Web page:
“Langley is Canada’s horse capital, but has never had a professional rodeo event of its own – until now” – written in bold letters right at the top; these words are sure to attract people’s attention when they visit Valley West Stampede’s website.
As Langley Riders Society prepares to host the community’s first-ever professional rodeo event, it was also time to give the decades-old arena a fresh look.
Members of the Langley Riders Society, along with hundreds of volunteers, have been working for the past three months for the upcoming road event, which will feature about 130 riders from Canada and the United States. The planning started right after the society got a green light from Canadian Professional Rodeo Association (CPRA) in November last year, which allowed them to host a rodeo.
Improvements include three additional chutes, new light poles for evening events, bleachers upto the edge of the arena, a new announcer’s booth, and more.
With 2,000 spectators expected to visit each day, Sheila Hicks, president of Valley West Stampede, said the upgrades were necessary.
“There have been some massive upgrades to the ground. The arena is fully wired and able to hold evening events,” Hicks said. For the stampede show, the grounds will also have a beer garden and a big live screen behind the announcer’s booth.
Though the ground has hosted little britches and other amateur rodeo shows before, Hicks said the upcoming event starting Friday, Sept. 2, is “much bigger” in scale. The show is sanctioned by CPRA which makes the upcoming event a professional rodeo show.
The sanctions also mean that the cowboys and cowgirls participating in the competitions could collect points for their year-end total. In addition, the association is offering $20,000 in prize money for adult riders competing in each of the four events: bare back riding, ladies barrel racing, saddle bronc and bull riding.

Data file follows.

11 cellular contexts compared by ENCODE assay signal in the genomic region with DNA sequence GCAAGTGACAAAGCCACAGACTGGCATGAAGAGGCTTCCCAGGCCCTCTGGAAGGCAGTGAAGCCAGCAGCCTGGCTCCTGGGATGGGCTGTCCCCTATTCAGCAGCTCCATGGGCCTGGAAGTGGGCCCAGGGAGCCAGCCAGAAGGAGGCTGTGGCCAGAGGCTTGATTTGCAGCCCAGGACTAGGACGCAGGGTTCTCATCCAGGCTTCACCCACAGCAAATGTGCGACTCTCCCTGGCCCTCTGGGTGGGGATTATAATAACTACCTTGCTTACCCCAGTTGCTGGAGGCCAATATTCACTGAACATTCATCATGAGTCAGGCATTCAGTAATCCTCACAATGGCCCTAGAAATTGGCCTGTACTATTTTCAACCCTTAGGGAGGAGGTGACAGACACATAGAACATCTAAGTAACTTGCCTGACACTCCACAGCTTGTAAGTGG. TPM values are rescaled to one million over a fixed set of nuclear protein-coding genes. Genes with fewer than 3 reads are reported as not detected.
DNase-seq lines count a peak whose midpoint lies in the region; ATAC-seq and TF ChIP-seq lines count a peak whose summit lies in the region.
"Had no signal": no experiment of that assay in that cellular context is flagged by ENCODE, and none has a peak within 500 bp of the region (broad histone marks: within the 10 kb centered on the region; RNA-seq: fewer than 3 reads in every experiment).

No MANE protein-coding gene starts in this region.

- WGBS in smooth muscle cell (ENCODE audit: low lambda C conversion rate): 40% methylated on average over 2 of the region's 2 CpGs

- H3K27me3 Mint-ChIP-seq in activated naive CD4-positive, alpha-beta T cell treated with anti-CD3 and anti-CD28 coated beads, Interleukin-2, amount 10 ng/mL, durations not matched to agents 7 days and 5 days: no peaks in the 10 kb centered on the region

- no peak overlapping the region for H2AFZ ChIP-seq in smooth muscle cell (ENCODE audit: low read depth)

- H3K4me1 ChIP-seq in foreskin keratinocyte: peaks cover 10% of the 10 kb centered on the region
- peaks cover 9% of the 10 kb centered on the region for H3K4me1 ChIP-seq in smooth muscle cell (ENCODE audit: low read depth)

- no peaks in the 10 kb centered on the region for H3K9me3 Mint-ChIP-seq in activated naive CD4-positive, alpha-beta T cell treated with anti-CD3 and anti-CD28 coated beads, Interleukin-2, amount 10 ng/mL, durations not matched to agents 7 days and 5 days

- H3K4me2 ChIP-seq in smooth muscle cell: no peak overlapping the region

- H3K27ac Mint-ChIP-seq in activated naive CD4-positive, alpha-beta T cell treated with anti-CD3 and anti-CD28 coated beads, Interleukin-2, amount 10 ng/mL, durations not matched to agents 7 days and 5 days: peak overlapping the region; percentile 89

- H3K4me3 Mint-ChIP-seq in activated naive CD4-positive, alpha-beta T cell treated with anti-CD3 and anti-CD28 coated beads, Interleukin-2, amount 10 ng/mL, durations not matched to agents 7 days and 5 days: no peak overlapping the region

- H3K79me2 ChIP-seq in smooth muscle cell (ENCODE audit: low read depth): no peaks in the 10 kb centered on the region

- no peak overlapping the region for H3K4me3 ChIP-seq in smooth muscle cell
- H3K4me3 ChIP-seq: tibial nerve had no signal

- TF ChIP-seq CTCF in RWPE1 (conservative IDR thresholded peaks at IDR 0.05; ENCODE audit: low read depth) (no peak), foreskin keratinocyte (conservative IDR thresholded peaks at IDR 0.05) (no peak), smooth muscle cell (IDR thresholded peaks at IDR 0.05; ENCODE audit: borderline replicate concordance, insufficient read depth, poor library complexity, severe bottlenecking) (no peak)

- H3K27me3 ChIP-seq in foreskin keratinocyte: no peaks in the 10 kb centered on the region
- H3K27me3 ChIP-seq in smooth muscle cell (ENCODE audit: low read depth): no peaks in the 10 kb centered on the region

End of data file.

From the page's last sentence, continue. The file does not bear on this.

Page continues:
“We are bringing the best of the best,” said Hicks.
The rodeo show will also feature locals kids in a mutton-busting competition. Other activities include 4-H events, a cowboy breakfast, beer gardens, barn dances and festival activities including Indigenous food and entertainment.
On Friday night, the association also hosts a separately-ticketed fundraising dinner for 4-H Canada, a non-profit organization. John Scotton, the vice president, said they do not have any expectations regarding the fundraising amount but are hoping to raise “as much as possible.”
The dinner will be hosted at the Bunkhouse Bar at the Geogr Preston Recreation Centre and will feature bands.
Sunday’s events start early, with a cowboy breakfast from 8 a.m. inside the Langley Riders Society arena, followed by cowboy church at 10 a.m.
People could also participate in a 50-50 draw. The proceedes from the 50-50 will benefit the riders society.
Rodeo events in the arena start at 2 p.m. each day (Saturday, Sunday and Labour Day Monday.
“All going well, we could see this become an annual event that will serve as a tourism driver each year for the region’s local businesses, as visitors and participants alike converge on Langley and stay over the long weekend for the rodeo,” Hicks concluded.
The Valley West Stampede will be held on the Langley Riders Society grounds on 208th Street near 42nd Avenue in Langley with bleachers for up to 2,000 spectators each day.
General admission tickets are $25 for adults, and $10 for children 12 and under. Tickets are available online from the stampede’s website https://valleywest.ventures or showpass.com/langley-rodeo.
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